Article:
Matrioshka brain

  56. Sweet’n’Low, as you probably know Charles Stross has written, like, a lot of stories on that theme. They’re his scariest, in my opinion.

  57. SugarFree,

    I think it unlikely that strong AI would pop up instantly without any warning. More likely, we’d see signs of it and freak out.

    Interesting how anti-technology positions seem increasingly in vogue these days.

  58. Xeones is right, for once. Stross has some good material in this area, especially “Antibodies.”

  59. PL,

    I don’t disagree we might have some warning, even if it was a “hello” from the WWW. But what would it take to shut the Interweb down, in either a political or technological sense? And could it been done fast enough to do any good?

    The weak, dissipated future is more likely than any flashy sort of ending. Apocalyptism is fun, but I’m far more worried about a wimper than a bang.

  60. The Geneva Convention went out the door with extraordinary rendition and indefinite detention.

    Well, no. Most of the Geneva Conventions don’t apply at all to the War on Terror, because they apply only conflicts between signatory states. Some provisions apply more broadly, but I’m not sure which of them the US is actually a party to.

    Our brains are just another computing medium. And at a certain point it becomes logical to turn all local matter into a computing medium.

    There’s also the Core in the brilliant (well, the first two, anyway) Hyperion novels by Dan Simmons.

    The Shrike and the Steel Tree are still on my list of Top Most Scary Things.

  61. Why do the robots have to be conquerors who will oppress us all? Why couldn’t we have robots who are libertarian and oppose statist collectivism?

    THAT would be scary to lots of people.

    Come to think of it, something very similar happens in the book Weapon, by Robert Mason. Killbot decides not to, joins village, defends against his former masters.

  62. Hyperion has some great stuff in it–even in the later books, though they have less vitamin-enriched goodness than the first two books.

    Simmons played with an idea I had back in my technology days–we can evolve an intelligence on a computer or network a lot easier than we can directly program one.

  63. Xeones is right, for once.

    Sonofabitch.

    Stross has some good material in this area, especially “Antibodies.”

    That’s the main one i was thinking of. Couldn’t remember the title.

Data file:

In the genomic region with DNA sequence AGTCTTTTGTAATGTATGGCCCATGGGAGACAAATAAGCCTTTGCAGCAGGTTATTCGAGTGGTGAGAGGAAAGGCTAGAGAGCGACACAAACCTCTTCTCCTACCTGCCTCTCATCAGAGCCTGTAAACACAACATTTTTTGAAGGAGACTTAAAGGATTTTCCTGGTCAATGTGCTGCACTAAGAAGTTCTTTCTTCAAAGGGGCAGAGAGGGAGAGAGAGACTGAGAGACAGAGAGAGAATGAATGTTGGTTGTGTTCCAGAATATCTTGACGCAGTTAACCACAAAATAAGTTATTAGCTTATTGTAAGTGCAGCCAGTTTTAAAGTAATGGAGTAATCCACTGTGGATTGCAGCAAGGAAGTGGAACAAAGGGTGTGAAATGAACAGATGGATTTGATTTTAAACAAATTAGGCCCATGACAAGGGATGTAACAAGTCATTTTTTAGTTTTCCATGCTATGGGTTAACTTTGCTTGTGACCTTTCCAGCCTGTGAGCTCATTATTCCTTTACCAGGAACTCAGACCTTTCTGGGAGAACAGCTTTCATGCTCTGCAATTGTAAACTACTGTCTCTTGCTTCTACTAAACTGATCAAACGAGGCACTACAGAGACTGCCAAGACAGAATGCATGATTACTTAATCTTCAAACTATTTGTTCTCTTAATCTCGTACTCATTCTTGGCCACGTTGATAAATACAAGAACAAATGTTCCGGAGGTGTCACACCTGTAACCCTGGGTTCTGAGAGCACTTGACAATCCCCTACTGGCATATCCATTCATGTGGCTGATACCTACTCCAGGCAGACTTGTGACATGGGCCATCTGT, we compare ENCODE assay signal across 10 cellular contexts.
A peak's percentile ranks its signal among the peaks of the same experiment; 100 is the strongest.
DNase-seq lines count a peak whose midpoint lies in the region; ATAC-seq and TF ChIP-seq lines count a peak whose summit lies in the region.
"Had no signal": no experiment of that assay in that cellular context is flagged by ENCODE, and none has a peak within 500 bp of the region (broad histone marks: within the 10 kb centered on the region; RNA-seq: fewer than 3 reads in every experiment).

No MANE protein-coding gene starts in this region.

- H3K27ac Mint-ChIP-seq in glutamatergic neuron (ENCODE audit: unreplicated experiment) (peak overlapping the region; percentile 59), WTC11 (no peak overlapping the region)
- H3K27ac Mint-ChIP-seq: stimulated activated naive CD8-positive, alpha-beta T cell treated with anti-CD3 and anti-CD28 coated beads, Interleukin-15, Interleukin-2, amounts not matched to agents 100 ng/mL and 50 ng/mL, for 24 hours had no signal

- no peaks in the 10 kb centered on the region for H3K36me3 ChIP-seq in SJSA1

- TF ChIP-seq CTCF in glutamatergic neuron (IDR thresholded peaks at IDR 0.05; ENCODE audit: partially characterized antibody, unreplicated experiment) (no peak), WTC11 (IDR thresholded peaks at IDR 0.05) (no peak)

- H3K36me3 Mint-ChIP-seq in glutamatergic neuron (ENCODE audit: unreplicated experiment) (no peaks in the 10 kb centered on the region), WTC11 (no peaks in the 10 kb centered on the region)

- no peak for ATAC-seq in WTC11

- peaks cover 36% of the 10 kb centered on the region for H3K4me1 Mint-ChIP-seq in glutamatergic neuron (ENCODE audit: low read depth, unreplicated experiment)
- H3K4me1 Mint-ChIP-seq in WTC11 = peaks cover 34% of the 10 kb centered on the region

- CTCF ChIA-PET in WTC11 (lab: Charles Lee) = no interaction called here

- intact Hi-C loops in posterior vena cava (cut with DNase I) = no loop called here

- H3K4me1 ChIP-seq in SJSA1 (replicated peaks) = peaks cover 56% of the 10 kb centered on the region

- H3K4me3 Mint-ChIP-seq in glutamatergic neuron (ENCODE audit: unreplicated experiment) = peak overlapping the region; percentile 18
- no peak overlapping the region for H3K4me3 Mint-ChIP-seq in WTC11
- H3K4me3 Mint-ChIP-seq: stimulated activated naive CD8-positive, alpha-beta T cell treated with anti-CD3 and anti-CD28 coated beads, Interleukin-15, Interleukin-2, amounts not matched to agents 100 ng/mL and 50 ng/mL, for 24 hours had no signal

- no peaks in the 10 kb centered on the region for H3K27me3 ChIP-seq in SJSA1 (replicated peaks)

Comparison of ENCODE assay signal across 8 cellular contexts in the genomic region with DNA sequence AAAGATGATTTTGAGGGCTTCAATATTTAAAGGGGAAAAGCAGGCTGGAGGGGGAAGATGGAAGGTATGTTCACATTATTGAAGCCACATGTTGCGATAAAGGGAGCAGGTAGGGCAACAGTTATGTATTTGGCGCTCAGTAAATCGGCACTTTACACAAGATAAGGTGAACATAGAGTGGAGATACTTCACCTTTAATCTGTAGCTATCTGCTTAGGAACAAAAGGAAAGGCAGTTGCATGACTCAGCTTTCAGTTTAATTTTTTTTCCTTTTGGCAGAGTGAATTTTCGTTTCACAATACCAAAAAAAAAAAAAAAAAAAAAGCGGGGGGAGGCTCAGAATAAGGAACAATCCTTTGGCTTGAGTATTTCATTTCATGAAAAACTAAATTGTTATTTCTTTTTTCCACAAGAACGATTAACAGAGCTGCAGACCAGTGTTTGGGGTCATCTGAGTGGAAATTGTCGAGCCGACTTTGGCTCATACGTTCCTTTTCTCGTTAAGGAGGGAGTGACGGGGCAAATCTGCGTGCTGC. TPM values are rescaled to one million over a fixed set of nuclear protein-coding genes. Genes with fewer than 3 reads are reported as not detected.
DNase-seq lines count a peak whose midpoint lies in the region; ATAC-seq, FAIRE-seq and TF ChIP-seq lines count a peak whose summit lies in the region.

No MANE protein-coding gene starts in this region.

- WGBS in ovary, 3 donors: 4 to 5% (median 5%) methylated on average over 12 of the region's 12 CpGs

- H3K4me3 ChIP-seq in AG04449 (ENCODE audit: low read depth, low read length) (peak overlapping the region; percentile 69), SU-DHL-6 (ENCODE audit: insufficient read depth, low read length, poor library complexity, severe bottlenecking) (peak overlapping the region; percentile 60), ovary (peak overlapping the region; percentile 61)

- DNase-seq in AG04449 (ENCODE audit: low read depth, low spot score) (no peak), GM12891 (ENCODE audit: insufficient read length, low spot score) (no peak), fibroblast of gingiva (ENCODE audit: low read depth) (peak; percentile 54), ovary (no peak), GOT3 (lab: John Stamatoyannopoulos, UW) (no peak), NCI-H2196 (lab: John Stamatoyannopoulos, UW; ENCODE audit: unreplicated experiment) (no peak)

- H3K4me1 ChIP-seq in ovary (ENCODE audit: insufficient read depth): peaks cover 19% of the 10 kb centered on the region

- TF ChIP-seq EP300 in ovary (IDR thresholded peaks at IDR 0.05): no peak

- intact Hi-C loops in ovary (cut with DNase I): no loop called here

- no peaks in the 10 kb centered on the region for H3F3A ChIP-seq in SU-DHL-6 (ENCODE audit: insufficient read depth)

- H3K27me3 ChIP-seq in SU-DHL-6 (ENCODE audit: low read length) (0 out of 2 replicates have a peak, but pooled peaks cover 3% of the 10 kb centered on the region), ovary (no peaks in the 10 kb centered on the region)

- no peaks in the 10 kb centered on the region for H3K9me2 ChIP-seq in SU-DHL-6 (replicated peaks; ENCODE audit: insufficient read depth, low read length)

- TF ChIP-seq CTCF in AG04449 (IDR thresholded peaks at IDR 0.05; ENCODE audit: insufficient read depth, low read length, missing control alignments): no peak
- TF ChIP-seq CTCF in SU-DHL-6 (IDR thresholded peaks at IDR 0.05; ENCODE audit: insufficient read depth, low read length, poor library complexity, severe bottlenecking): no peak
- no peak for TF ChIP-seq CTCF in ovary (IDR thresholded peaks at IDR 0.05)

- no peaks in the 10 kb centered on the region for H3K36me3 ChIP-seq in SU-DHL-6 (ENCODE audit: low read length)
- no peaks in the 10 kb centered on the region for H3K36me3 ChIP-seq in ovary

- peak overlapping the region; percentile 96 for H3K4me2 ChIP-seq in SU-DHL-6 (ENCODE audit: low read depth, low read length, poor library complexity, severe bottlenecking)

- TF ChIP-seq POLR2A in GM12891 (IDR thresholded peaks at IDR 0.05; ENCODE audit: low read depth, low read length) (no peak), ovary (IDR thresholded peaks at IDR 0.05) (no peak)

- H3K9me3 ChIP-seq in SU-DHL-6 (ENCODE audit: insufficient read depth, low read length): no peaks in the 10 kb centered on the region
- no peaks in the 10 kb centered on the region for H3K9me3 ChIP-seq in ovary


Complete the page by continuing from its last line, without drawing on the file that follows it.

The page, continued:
64. You see, Killbots have a preset kill limit. Knowing their weakness, I sent wave after wave of my own men at them, until they reached their limit and shut down.

  65. “Your neutrality sickens me.”

  66. I’m disappointed in the lack of comments here. This deserves several thousand.

  67. I think it unlikely that strong AI would pop up instantly without any warning. More likely, we’d see signs of it and freak out.

    Doesn’t windows Vista have a popup warning you of this?

  68. PL, agreed. The apathy being displayed towards this post is very distressing. Why people would rather discuss police abuses or Sarah Palin is beyond me.

    Back to the subject at hand. I MUST HAVE THIS.

  69. >And what happens when we ” cut costs” by using >robots to provide health care?

    Hey! Those robot doctors looked pretty competent in “The Empire Strikes Back” and “Revenge of the Sith” ya know. Give ’em a chance, will ya?

  70. I don’t see why even self-aware robots would be concerned with protecting themselves unless they were specifically designed to do so. Survival instinct is a product of evolution, not an automatic feature of sentience.

  71. What’s great about really superior AI is that it can outwit us so completely that it doesn’t have to do anything about humanity. It’ll just manipulate the crap out of us.

  72. Survival instinct is a product of evolution, not an automatic feature of sentience.

    And you know this, how, Tony?

    I would think self-preservation could easily be a pretty much automatic priority of any self-aware being.